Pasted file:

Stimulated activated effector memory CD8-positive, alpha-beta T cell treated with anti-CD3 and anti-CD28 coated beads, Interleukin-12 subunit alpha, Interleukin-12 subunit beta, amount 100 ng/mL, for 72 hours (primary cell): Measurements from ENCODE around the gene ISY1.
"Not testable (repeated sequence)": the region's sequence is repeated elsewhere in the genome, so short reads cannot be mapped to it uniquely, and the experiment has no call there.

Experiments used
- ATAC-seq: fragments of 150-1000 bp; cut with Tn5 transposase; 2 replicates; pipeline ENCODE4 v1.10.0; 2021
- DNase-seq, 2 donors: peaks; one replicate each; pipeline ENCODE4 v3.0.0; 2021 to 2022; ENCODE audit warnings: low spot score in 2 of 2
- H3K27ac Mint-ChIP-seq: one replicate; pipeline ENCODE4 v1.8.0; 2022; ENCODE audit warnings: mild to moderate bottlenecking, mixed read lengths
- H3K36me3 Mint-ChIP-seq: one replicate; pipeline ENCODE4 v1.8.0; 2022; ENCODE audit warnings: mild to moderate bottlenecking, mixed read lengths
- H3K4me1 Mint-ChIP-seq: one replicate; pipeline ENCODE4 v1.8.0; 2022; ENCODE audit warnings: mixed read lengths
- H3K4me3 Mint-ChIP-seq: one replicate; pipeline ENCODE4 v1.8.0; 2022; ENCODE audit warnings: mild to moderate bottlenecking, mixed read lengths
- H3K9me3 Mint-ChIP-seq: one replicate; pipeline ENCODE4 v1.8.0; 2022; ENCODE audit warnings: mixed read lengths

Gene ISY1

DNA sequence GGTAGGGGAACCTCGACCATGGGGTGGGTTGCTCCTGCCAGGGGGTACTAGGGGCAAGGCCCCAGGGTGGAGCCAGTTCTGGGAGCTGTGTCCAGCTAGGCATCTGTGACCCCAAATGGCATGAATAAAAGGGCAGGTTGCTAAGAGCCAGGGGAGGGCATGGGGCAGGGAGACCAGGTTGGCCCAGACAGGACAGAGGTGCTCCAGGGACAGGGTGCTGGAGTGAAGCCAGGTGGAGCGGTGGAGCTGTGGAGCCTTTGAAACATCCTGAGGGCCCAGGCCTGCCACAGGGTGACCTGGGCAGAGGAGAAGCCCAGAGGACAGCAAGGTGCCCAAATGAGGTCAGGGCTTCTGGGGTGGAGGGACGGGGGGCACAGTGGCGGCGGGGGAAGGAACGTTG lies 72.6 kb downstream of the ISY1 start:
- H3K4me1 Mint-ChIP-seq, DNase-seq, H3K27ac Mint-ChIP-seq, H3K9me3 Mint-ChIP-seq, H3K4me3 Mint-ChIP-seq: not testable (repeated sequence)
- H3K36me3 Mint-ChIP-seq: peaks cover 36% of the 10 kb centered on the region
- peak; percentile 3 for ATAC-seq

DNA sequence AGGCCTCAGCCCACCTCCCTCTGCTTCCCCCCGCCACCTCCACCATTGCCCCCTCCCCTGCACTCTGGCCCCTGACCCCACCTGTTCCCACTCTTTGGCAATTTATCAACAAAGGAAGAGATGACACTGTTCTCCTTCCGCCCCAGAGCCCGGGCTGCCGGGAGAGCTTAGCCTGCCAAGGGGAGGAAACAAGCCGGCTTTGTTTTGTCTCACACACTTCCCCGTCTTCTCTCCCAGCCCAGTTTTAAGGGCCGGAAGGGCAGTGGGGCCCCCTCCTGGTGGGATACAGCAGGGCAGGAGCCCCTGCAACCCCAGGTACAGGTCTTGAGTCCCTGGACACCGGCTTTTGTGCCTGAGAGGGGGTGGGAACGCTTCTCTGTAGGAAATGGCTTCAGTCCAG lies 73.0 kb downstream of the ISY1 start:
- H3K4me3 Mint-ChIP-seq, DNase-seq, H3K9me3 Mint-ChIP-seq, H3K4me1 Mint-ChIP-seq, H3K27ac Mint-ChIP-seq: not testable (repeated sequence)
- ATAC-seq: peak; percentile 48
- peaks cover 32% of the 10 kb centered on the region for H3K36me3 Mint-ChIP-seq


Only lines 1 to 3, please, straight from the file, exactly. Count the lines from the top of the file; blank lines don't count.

Stimulated activated effector memory CD8-positive, alpha-beta T cell treated with anti-CD3 and anti-CD28 coated beads, Interleukin-12 subunit alpha, Interleukin-12 subunit beta, amount 100 ng/mL, for 72 hours (primary cell): Measurements from ENCODE around the gene ISY1.
"Not testable (repeated sequence)": the region's sequence is repeated elsewhere in the genome, so short reads cannot be mapped to it uniquely, and the experiment has no call there.

Experiments used